Absolutely fantastic that you were able to join us today, Ewa, and from all of us here at YAtopia, we wish you so much luck with this book and all those that follow. 

If you would like to find out more about Ewa and her books, these links might just help! 

Saturday, October 28, 2017

How to Choose Character Fears

With everyone's favorite spooky day upon us, let's talk fear. Your protagonist needs a fear. But not just any fear. You can't toss in the fear of clowns because it's hot on American Horror story. You can't use spiders just because they make your skin crawl. You have to choose a fear that works specifically against your character.

Think goal.

Whatever your character's goal is, wouldn't it be interesting if she had to face her fear to get to that goal? So what is she working toward? Breakfast? Riveting goal! Your protagonist wants to make breakfast, but first...she has to do the dishes, and she's afraid to reach her hand into the murky water. She doesn't know if she'll grab the blade of a knife or worse--a slimy piece of food. Her stomach churns. And then it rumbles. But she has to do it to make breakfast.

Now let's build on goals and fear and focus on character flaws.

A character flaw will take the reader deeper into your character and world than a fear because not everyone will relate to the same fears, but we do all relate to feeling of inadequacy thanks to our weaknesses. Let's say your protagonist is afraid to ask for help. You can take that deeper by giving him the character flaw that he doesn't let himself appear vulnerable to anyone. So wouldn't it be juicy if his goal were to clean his entire apartment so he could make dinner for his girlfriend? But uh-oh! She's coming in two hours and he hasn't cleaned in two weeks. He's going to have to call a friend and ask for help. But this makes him vulnerable because 1) he's going to have to ask for help, and his friend could say no, 2) if his friend comes over, he's going to see the mess AKA what a mess he is, and 3) he's going to have to tell his friend why it's so important to him to get the apartment clean--for love, man--and love makes us vulnerable.

Deepen it even more with history.

Of course we all know not to dump backstory, but you need to know what part of your character's history caused her specific fear and character flaw. And then if you sprinkle a hint to your readers, they'll gain a deeper understanding and appreciate it even more when your character jumps that fear hurdle to get to the goal. So back to our first example. She wants breakfast--needs it. It's the most important meal of the day! But the thought of dishes make her blood pressure rise. Why?

Because when she was little, her older brother played a cruel prank on her. It was her turn to do the dishes. The bits of slimy food floating in the water always made her squeamish, but she sucked it up because it's just food, after all. She plunged both hands into the bubbly water, pulling our saucers and spoons. Her shoulders relaxed a little. She washed a knife--she hated not knowing if she'd grab a knife. Always afraid to get cut. She reached back into the water with both hands. Her right hand brushed the ridged edge of another knife. She grabbed it gently. She sucked in a breath as something slimy brushed her other hand. It's just food. Grab it out. She fished around and felt the thick slimy texture again. Her heart thud-thudded against her chest. She pulled and out came a snake. The beady eyes looked right at her. The tongue flicked in and out faster than her heartbeat. She screamed, her body tensing in panic, and the dishwater turned red with blood as she still held the knife in her other hand.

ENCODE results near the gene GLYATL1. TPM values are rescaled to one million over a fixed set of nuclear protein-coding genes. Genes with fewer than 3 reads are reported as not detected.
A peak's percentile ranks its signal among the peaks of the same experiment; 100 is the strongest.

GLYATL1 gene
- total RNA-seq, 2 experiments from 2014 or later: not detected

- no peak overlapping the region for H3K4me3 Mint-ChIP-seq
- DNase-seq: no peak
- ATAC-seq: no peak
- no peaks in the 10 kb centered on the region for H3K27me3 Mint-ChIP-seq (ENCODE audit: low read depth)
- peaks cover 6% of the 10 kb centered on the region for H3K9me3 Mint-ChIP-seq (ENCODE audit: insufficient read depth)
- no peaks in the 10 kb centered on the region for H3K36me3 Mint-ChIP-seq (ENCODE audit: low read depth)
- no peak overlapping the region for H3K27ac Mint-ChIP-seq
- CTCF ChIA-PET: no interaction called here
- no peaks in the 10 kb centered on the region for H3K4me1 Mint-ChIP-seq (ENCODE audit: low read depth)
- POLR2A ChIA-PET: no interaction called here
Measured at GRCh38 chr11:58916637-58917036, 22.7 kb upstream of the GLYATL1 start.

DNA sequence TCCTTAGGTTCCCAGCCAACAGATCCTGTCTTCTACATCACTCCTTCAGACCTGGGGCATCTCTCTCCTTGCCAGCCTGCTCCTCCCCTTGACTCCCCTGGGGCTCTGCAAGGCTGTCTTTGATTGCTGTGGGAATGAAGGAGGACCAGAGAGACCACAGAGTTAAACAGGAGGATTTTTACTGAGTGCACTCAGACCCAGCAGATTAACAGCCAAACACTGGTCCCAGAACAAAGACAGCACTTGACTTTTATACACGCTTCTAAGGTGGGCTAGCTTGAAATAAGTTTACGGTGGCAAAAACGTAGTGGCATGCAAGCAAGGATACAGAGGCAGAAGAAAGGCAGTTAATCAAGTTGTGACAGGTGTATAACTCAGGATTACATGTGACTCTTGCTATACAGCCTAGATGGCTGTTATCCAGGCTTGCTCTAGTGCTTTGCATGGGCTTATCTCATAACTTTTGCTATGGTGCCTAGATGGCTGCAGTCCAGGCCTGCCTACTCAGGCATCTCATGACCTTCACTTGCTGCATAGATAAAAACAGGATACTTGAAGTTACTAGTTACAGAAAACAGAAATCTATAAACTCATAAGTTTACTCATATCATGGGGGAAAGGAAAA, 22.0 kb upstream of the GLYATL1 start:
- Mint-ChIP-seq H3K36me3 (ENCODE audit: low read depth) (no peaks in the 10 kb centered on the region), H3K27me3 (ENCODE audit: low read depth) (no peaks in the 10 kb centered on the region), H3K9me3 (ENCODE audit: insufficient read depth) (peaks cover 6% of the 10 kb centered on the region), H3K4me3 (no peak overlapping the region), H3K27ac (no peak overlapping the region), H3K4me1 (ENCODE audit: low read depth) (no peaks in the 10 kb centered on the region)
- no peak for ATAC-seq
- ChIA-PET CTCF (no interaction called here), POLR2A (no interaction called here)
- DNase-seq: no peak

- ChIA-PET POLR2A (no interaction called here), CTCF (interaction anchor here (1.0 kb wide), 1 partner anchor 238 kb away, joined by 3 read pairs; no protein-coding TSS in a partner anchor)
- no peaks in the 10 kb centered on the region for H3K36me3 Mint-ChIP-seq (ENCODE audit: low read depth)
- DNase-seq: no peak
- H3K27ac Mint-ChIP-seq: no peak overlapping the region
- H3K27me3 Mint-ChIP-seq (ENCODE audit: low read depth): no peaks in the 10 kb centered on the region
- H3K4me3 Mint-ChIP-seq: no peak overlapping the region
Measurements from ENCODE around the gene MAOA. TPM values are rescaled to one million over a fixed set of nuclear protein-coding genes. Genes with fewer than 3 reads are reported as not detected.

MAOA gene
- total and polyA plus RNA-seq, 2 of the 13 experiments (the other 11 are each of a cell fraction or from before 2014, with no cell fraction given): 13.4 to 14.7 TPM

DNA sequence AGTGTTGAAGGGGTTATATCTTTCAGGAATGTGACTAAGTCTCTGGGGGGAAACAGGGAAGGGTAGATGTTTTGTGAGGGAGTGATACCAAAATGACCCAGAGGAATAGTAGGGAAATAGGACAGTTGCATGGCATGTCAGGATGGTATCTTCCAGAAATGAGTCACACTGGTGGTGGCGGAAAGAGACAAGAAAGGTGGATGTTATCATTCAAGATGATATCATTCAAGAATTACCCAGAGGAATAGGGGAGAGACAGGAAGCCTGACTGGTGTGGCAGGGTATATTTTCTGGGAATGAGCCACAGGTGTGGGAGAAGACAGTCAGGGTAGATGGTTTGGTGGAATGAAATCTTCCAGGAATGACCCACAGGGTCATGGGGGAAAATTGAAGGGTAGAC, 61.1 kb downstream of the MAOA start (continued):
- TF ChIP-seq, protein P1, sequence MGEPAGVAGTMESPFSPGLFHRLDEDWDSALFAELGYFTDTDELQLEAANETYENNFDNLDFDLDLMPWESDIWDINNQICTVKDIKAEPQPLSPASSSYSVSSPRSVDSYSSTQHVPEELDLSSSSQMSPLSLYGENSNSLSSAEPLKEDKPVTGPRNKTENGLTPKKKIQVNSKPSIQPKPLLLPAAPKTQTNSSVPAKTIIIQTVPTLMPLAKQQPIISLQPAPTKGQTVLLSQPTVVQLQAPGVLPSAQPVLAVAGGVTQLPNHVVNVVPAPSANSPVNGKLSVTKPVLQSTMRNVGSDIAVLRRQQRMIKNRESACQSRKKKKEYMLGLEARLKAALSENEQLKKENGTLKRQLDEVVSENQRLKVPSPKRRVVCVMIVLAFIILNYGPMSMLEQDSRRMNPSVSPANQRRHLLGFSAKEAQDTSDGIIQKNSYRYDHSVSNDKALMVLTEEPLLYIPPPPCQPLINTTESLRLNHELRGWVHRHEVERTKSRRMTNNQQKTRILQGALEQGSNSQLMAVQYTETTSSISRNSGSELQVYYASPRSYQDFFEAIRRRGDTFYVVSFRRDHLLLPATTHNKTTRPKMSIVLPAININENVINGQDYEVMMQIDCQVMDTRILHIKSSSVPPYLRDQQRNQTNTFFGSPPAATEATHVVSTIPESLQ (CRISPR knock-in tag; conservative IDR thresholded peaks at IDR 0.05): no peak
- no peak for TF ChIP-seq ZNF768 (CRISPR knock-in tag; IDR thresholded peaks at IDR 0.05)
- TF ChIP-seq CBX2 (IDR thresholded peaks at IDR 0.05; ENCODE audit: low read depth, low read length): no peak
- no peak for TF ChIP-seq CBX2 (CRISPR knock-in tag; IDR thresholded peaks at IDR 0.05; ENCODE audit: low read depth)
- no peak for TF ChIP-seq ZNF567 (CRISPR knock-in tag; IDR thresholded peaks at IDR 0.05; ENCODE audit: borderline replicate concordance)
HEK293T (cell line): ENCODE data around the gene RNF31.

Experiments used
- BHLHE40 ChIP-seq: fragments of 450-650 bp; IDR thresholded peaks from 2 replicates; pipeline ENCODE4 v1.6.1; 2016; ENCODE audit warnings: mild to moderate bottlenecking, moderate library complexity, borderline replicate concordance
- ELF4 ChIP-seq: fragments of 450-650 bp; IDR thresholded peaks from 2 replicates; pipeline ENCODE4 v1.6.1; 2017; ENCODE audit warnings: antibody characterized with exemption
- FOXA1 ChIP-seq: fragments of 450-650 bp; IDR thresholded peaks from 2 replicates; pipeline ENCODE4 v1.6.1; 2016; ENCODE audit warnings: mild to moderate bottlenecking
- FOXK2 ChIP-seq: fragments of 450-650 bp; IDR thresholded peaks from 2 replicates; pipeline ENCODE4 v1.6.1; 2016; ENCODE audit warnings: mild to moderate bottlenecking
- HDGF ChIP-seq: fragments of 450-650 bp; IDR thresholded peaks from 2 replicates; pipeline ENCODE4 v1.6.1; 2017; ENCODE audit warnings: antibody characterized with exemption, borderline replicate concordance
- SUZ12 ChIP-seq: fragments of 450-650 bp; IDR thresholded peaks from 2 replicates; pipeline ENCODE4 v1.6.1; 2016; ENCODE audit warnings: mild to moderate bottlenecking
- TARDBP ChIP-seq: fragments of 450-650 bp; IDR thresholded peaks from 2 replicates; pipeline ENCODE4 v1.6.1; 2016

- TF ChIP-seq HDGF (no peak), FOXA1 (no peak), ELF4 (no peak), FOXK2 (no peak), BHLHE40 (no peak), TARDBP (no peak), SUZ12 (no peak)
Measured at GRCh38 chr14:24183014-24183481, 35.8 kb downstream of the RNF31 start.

Sunday, October 22, 2017

Experiment with Something That Scares You

October is the perfect month to prepare yourself for NaNoWriMo (if you partake) or just another month of writing for those who don’t, so why not… scare yourself?

I don’t mean by saying Bloody Mary three times in front of a mirror – although if you do that, would you let me know if it works? - but by tackling something totally out of the ordinary for you, within your writing.

For us YA writers and readers, we tend to stick within our own preferred age-range (I know it’s a bad habit of mine anyway) so occasionally I’ll make myself read books aimed at younger or older markets than YA. It’s amazing what branching out with your reading and writing can do for your writing skills. This October, try your hand at a paragraph or too of writing for a different age-range. 

Even if it’s not your cup of tea, you’ll be able to identify what it is that makes YA, YA, and why you love writing it so much, and either stick to it, or invert it some way that puts a new spin on your writing.

Then we have genre – personally, I love anything fantasy, sci-fi or thriller, which means those are naturally the books I’m drawn to at the book shops/libraries, as well as the ones I’ll pick up first from my bookshelf. But this October, I plan to shock myself and pick up some literary fiction or cosy mysteries. Maybe I’ll even dabble in some horror on October 31st.

Because we all remember that amazing scene from “Bring it On” when the cheerleaders combine a range of dance styles to create a kick-ass dance routine (…. oh… only me then?) and I like to think experimenting with genres is a sort of the writing equivalent to creating that dance routine. As we read and write, we come to learn the expected tropes of a certain genre, which means we can use them, or invert them within the genre we prefer. You’re more likely to create that gobsmacking-ly original, cross-genre, industry-redefining novel if you’re well read in every genre there is out there, so get cracking!